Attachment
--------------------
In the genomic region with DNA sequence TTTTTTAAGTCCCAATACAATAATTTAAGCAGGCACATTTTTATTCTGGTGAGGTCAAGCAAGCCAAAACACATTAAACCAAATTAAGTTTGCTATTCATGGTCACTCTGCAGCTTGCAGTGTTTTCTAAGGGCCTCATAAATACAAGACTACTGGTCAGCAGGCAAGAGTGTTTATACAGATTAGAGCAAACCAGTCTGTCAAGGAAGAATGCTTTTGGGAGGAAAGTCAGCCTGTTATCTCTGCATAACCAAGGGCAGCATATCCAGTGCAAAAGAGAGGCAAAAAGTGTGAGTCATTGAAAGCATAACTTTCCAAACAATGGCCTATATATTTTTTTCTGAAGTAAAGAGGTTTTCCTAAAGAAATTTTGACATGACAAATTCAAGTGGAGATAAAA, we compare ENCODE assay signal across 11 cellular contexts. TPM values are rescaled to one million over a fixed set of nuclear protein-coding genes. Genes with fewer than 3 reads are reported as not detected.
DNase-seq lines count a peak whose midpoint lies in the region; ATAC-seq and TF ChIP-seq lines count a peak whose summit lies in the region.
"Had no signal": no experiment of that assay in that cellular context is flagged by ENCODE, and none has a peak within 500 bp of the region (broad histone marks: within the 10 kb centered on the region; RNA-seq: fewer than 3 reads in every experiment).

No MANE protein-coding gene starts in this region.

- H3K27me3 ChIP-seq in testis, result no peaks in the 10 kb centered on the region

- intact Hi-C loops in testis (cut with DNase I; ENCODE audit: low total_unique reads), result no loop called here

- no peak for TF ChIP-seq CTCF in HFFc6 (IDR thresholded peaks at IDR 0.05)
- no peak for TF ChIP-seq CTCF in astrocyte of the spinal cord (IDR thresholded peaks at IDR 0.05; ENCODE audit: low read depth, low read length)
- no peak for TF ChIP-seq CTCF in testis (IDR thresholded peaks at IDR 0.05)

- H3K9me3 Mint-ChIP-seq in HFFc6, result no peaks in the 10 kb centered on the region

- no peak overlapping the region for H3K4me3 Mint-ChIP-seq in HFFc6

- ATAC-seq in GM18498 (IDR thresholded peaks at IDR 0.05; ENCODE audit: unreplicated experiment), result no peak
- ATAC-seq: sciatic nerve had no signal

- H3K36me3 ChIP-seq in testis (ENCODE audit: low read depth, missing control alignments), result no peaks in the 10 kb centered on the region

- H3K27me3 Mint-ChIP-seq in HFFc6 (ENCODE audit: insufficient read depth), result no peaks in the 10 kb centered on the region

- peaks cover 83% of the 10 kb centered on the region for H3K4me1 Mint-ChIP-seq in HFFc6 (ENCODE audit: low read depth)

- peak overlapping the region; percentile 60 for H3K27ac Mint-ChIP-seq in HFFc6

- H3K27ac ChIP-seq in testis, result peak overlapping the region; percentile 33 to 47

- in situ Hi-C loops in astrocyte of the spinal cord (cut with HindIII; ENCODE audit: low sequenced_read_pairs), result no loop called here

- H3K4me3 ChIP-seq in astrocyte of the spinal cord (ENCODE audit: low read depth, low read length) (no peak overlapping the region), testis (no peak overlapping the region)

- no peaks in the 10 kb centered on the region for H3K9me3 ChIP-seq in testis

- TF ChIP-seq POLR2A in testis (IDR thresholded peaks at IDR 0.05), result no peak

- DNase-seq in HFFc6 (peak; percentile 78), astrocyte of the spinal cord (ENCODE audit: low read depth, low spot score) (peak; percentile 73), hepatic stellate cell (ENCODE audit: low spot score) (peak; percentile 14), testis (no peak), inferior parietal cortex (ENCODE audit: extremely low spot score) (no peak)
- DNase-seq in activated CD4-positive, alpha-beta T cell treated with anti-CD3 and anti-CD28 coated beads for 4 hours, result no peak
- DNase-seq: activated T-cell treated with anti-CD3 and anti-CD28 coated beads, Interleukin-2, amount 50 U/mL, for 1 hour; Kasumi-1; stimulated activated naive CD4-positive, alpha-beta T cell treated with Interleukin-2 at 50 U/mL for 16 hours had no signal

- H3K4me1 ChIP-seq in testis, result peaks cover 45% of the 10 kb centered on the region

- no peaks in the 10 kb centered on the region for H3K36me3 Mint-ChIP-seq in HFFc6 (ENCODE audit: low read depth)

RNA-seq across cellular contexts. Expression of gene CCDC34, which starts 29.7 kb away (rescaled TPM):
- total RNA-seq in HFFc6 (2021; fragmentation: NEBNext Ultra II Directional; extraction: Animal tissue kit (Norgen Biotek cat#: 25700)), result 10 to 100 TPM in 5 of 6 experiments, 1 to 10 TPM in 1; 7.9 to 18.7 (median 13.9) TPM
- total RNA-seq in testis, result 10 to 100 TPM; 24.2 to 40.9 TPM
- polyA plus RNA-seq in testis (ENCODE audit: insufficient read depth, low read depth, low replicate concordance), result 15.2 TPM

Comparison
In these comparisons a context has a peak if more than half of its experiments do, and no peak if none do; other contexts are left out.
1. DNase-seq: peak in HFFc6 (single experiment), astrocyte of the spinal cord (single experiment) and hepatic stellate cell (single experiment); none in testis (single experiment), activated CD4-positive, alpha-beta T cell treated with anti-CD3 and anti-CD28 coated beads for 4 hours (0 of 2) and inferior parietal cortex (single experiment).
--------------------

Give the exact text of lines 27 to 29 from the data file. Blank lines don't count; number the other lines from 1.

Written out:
- no peaks in the 10 kb centered on the region for H3K36me3 Mint-ChIP-seq in HFFc6 (ENCODE audit: low read depth)

RNA-seq across cellular contexts. Expression of gene CCDC34, which starts 29.7 kb away (rescaled TPM):
- total RNA-seq in HFFc6 (2021; fragmentation: NEBNext Ultra II Directional; extraction: Animal tissue kit (Norgen Biotek cat#: 25700)), result 10 to 100 TPM in 5 of 6 experiments, 1 to 10 TPM in 1; 7.9 to 18.7 (median 13.9) TPM